Psychiatrists and child psychiatrists played a key role in the Nazi regime and implemented the ideology of racial purity of the Reich. Motorised maternal health care (Gesundheitswagen) was one of the instruments that were used to provide healthcare services to the rural population. While this service was in line with the notions of social hygiene to foster a healthy population, it also functioned as the Nazi regime’s surveillance instrument. Nazi doctors registered and prepared statistics of illness in the population, such as tuberculosis, but they also indexed undesirable persons, such as people with alcoholism and congenital defects. Am Spiegelgrund therefore received not only patients from other clinics, orphanages and practices, but also unwanted children whom the doctors had indexed in the villages. Among them was Marie Fichtinger, a girl born with hemiparesis. In August 1942, on recommendation from the doctors, her father signed a warrant for her transfer to an institution. After her admission to Am Spiegelgrund, Marie was diagnosed with ‘profound idiocy’. Chief medical officer Heinrich Gross sent an application to the National Committee for permission to put her to death. On New Year’s Eve the same year, she was killed.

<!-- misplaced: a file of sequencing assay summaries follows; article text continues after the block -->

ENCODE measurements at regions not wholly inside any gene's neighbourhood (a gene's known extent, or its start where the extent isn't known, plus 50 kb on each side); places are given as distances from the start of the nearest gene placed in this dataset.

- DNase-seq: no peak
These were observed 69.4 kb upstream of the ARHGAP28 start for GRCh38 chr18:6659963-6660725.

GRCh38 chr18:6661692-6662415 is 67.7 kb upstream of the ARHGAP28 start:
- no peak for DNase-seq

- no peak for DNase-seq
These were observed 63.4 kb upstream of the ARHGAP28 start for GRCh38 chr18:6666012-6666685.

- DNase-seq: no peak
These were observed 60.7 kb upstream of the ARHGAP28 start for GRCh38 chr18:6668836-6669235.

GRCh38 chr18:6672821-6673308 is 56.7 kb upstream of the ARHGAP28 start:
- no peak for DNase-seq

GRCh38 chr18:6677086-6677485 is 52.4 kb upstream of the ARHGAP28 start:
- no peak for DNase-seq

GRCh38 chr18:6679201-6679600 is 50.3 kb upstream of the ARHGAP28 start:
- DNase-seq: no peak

Asperger was a fierce critic of psychoanalysis and the belief that upbringing and traumas were formative for children’s development, and tended to emphasise biological and constitutional explanations, in line with Nazi racial hygiene (2). Anomalies were explained in terms of a ‘general inferiority of the nervous system’, an idea that shows through in the texts he published after the war (2). His opposition to psychoanalysis and the role of trauma in development of psychopathology is especially evident in his explanation of sexual abuse of children. He claimed that children who were exposed to abuse needed to have an innate disposition, a ‘shamelessness’ that made them attract such incidents. Moreover, children with a ‘healthy personality’ would outgrow even serious sexual traumas (2). There was no conflict between the tradition of which Asperger was a part and a biological understanding of illness. On the contrary, these went hand in hand.